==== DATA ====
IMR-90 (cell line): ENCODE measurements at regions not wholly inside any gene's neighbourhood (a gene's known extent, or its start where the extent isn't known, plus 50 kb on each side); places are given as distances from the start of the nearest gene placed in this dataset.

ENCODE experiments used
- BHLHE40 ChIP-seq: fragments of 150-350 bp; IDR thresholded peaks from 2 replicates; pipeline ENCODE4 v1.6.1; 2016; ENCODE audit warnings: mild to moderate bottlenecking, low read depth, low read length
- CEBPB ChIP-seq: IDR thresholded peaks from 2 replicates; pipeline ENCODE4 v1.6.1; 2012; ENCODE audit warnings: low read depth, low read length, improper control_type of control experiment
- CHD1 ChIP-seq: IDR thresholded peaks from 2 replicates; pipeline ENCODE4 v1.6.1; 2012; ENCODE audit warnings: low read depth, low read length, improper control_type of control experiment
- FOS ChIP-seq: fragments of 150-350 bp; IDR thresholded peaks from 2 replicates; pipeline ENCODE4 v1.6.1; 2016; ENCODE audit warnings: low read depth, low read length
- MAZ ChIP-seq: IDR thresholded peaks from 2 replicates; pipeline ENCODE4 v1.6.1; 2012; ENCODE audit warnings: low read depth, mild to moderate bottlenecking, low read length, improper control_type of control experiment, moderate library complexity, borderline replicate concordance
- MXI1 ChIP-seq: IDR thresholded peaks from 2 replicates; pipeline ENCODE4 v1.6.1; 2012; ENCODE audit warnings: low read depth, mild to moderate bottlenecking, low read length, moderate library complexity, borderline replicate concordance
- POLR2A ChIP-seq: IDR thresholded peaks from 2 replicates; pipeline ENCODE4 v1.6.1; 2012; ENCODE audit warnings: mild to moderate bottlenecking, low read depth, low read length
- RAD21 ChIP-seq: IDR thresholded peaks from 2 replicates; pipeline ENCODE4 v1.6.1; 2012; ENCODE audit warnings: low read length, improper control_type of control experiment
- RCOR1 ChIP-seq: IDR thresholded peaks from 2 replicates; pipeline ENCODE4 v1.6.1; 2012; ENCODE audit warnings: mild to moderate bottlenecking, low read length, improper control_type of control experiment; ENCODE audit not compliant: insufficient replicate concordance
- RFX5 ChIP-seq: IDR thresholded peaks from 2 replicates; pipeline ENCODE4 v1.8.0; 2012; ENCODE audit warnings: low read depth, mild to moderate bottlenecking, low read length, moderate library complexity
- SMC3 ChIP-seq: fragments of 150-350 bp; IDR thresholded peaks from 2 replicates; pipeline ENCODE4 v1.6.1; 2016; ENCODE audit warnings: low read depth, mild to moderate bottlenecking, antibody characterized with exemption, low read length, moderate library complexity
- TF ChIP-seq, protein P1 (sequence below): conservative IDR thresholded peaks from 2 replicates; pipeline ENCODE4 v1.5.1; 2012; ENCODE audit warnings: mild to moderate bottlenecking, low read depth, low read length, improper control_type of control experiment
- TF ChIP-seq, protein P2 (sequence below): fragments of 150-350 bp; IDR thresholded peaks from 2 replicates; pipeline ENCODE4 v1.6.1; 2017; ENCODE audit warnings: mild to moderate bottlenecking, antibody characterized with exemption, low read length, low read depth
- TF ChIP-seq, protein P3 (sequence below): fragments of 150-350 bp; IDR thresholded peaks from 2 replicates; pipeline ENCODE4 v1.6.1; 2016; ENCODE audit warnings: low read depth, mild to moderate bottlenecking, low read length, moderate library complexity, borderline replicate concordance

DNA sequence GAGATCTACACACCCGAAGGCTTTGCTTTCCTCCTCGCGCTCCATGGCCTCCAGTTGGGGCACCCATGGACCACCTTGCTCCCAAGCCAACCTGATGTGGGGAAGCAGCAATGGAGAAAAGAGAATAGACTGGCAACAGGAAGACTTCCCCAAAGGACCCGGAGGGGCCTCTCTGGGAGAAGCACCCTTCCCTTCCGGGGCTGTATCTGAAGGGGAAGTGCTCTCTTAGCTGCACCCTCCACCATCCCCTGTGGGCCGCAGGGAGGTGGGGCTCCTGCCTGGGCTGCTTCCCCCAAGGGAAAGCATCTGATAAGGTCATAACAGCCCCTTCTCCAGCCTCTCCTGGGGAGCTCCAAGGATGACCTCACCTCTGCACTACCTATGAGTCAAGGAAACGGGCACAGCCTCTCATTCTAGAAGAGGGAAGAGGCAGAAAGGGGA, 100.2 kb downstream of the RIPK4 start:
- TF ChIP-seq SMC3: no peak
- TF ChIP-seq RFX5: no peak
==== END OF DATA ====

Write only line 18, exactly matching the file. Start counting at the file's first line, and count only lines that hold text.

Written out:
- TF ChIP-seq SMC3: no peak